Remembering Christ
1 Corinthians 11:24
And when he had given thanks, he broke it, and said, Take, eat: this is my body, which is broken for you: this do in remembrance of me.

The Lord's Supper is very specially a feast of remembrance. Is there in it a suggestion that we are very prone to forget Christ? This is, alas! our tendency, and here we are in strange contrast to our Lord. He needs nothing to keep us in his remembrance; he ever thinks of his people. In the institution of the Lord's Supper he thinks of our forgetfulness, of its perils, of its certain sorrows. He remembers that we are prone not to remember him. What should we remember concerning Christ?

I. HIS HOLY SPOTLESS LIFE. What a life that was! The greatest and best of human leaders have been marked by defects, but our Leader was "without blemish." In the lives of heroes there is always something which we should be glad to forget; but there is nothing in the life of Christ. Jealousy, hatred, malice, and all uncharitableness could find in him "no fault." Many great men have grown small, many holy men questionable in character, many honoured men dishonourable, under the ruthless criticism of modern times; but not Jesus of Nazareth. The fiercest light has been focussed upon his earthly course; the brains of sceptic and of scoffer have been racked in prolonged endeavour to discover the flaw; but it has not been discovered yet! The voices of all the centuries cry, "Without fault!" "Holy and undefiled!" "Separate from sinners!" Well may we remember that life.

II. HIS TEACHING. When compared with Christ, all the other teachers of the world seem to have nothing to teach upon matters of high moment. At best they guess, and often they guess folly. He teaches with the authority of knowledge; all other teachers seem hidden in the valley, imagining what the landscape may be. He alone has climbed the hill and beholds what he speaks about. We need to remember, more than we are accustomed to do, the utterances of the world's great Teacher. Seekers after knowledge should be careful lest after all they miss the richest mine of truth. Learned scoffings and atheistical ribaldries are naught but devil blinds to hide from our view the beautiful form of truth as it is in Christ. In him "are hid all the treasures of wisdom and knowledge" (Colossians 2:3). When God broke the dread silence upon the Mount of Transfiguration it was to exclaim, "This is my beloved Son: hear him." The Holy Ghost was promised as One who would "bring to remembrance" what Christ had declared. Through the Lord's Supper, as a means, the Divine Spirit works now for this end.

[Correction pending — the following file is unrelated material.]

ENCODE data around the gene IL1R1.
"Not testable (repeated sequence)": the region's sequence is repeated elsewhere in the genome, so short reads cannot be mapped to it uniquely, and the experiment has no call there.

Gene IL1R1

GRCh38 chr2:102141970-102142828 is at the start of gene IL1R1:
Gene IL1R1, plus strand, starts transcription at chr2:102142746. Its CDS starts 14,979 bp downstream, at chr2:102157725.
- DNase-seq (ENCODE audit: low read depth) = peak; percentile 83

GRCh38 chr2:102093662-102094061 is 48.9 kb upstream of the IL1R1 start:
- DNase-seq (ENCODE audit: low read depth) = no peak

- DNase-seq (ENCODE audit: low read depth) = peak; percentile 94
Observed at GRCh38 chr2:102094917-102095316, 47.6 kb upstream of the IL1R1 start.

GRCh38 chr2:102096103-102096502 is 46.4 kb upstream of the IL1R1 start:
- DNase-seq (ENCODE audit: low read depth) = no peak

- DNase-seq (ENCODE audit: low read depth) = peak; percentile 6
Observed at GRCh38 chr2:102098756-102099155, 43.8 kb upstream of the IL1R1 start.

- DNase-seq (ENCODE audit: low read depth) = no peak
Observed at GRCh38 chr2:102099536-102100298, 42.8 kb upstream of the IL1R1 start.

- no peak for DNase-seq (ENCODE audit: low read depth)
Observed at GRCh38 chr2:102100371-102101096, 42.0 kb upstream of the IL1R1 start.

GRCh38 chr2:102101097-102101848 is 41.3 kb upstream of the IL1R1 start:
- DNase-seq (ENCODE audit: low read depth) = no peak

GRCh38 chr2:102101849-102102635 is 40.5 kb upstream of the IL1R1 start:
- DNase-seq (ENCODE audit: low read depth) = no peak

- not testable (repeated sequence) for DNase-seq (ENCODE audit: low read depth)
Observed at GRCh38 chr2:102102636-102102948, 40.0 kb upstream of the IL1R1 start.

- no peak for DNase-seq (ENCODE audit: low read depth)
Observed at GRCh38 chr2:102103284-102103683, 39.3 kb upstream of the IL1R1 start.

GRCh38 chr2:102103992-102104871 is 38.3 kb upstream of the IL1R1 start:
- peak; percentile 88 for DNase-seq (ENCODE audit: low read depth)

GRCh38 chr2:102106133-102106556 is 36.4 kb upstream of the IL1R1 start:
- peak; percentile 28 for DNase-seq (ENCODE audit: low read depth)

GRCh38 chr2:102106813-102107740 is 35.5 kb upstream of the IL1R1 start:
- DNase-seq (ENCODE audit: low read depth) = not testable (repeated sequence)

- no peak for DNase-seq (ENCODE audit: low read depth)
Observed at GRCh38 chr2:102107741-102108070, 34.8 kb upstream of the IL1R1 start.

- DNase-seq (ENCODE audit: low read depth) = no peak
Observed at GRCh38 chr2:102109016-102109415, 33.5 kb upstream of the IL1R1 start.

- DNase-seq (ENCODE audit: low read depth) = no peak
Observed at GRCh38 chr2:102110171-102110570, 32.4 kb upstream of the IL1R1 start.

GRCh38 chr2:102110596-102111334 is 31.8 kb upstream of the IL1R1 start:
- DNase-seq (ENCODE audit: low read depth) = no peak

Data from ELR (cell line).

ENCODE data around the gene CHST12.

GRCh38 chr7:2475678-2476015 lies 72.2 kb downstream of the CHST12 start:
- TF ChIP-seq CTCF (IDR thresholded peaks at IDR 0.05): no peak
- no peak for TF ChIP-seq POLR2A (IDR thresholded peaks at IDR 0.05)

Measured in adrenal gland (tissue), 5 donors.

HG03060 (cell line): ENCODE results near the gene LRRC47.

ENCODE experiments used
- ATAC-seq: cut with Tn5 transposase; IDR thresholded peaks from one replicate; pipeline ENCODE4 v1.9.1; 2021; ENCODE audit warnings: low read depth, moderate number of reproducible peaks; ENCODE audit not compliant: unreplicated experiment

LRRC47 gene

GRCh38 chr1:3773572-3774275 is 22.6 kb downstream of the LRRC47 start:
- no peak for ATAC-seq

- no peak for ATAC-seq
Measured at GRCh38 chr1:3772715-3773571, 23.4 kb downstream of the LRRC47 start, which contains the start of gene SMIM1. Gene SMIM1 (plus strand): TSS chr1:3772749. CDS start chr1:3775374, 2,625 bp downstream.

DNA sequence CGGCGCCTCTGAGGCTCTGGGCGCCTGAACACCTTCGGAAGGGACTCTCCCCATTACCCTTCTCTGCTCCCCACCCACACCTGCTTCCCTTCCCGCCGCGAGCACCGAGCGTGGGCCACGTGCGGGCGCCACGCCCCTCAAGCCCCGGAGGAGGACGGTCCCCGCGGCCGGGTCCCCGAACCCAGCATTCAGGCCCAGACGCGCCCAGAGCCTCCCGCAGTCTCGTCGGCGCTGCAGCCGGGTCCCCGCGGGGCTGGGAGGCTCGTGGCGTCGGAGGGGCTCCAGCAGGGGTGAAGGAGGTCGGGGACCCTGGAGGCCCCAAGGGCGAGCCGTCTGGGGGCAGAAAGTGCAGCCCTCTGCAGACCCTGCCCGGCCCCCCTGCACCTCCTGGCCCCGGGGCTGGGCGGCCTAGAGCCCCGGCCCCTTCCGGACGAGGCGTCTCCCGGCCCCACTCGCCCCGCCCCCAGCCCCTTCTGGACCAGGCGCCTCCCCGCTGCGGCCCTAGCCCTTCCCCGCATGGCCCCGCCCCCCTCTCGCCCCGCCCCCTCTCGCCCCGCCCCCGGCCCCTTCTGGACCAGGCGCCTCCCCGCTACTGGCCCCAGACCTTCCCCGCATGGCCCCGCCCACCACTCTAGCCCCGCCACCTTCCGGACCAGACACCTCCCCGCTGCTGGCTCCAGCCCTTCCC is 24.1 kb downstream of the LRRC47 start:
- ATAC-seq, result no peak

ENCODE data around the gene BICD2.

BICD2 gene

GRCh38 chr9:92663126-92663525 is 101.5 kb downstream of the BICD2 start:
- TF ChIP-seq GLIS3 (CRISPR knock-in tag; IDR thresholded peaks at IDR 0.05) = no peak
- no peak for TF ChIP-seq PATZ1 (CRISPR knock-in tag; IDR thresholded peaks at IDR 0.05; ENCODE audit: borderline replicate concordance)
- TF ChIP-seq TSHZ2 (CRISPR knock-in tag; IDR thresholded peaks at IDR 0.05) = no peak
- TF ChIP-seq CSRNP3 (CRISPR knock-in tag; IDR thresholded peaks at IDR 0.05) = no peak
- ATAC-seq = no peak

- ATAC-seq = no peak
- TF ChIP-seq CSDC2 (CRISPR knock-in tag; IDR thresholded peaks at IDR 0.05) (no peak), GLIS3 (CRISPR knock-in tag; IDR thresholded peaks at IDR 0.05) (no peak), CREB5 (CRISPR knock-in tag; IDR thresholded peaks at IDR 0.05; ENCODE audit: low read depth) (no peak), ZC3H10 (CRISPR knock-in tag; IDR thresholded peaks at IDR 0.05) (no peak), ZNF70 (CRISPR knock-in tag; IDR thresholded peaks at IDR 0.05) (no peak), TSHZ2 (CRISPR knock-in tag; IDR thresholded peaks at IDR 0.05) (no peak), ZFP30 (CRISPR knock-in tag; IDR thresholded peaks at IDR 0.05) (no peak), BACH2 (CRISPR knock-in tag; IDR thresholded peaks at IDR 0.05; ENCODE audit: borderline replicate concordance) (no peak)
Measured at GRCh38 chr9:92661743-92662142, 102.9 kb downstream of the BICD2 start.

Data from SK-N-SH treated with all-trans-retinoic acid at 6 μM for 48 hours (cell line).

III. HIS MIRACLES. These speak eloquently of his power. Nature bows before her God. How weak the mightiest of the earth are compared with this mighty One! When the kingdom of Christ is about to be overwhelmed and shattered and generally annihilated by blatant wiseacre warriors, with their sceptical pea shooters and atheistical popguns, I laugh as I remember that it is the kingdom of Christ which is being assailed! We do well to bear in mind what Christ did when he was upon earth, and then to say quietly to ourselves, "The same yesterday, today, and forever." What he did, he can do; what he was, he is. His miracles illustrated his beneficence. They meant the supply of human need, the binding up of wounds, the restoration of the outcast, the arrest of sorrow, the wiping away of tears, the cheer of lonely hearts. We must remember his miracles; they show so truly what the Christ was. With all his omnipotence, how gentle and tender!